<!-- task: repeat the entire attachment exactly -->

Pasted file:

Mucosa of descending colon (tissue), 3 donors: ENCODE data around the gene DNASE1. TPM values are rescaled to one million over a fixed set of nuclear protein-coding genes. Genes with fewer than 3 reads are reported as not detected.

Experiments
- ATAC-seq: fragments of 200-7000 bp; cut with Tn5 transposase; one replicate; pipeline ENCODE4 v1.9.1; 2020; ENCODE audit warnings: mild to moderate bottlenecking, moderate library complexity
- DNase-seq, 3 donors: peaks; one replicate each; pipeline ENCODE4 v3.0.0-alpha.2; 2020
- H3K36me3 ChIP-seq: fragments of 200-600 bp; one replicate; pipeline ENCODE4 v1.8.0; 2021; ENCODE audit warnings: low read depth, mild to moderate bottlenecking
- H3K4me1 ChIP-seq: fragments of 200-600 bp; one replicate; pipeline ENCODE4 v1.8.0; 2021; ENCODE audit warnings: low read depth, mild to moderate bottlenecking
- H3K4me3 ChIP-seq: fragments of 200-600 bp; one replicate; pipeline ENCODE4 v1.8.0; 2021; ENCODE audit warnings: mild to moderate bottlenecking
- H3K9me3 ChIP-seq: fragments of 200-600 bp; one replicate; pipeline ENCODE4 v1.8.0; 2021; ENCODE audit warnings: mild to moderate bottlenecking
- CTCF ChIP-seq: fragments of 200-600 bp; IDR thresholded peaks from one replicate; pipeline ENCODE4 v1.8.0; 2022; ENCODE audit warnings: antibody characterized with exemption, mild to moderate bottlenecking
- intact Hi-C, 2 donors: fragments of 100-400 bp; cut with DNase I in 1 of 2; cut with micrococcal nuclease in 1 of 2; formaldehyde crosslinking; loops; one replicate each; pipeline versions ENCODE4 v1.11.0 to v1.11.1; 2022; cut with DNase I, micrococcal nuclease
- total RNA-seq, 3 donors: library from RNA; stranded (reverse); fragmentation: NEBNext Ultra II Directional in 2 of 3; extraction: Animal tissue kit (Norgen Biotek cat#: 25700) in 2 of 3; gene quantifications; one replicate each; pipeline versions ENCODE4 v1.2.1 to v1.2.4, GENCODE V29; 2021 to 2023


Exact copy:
Mucosa of descending colon (tissue), 3 donors: ENCODE data around the gene DNASE1. TPM values are rescaled to one million over a fixed set of nuclear protein-coding genes. Genes with fewer than 3 reads are reported as not detected.

Experiments
- ATAC-seq: fragments of 200-7000 bp; cut with Tn5 transposase; one replicate; pipeline ENCODE4 v1.9.1; 2020; ENCODE audit warnings: mild to moderate bottlenecking, moderate library complexity
- DNase-seq, 3 donors: peaks; one replicate each; pipeline ENCODE4 v3.0.0-alpha.2; 2020
- H3K36me3 ChIP-seq: fragments of 200-600 bp; one replicate; pipeline ENCODE4 v1.8.0; 2021; ENCODE audit warnings: low read depth, mild to moderate bottlenecking
- H3K4me1 ChIP-seq: fragments of 200-600 bp; one replicate; pipeline ENCODE4 v1.8.0; 2021; ENCODE audit warnings: low read depth, mild to moderate bottlenecking
- H3K4me3 ChIP-seq: fragments of 200-600 bp; one replicate; pipeline ENCODE4 v1.8.0; 2021; ENCODE audit warnings: mild to moderate bottlenecking
- H3K9me3 ChIP-seq: fragments of 200-600 bp; one replicate; pipeline ENCODE4 v1.8.0; 2021; ENCODE audit warnings: mild to moderate bottlenecking
- CTCF ChIP-seq: fragments of 200-600 bp; IDR thresholded peaks from one replicate; pipeline ENCODE4 v1.8.0; 2022; ENCODE audit warnings: antibody characterized with exemption, mild to moderate bottlenecking
- intact Hi-C, 2 donors: fragments of 100-400 bp; cut with DNase I in 1 of 2; cut with micrococcal nuclease in 1 of 2; formaldehyde crosslinking; loops; one replicate each; pipeline versions ENCODE4 v1.11.0 to v1.11.1; 2022; cut with DNase I, micrococcal nuclease
- total RNA-seq, 3 donors: library from RNA; stranded (reverse); fragmentation: NEBNext Ultra II Directional in 2 of 3; extraction: Animal tissue kit (Norgen Biotek cat#: 25700) in 2 of 3; gene quantifications; one replicate each; pipeline versions ENCODE4 v1.2.1 to v1.2.4, GENCODE V29; 2021 to 2023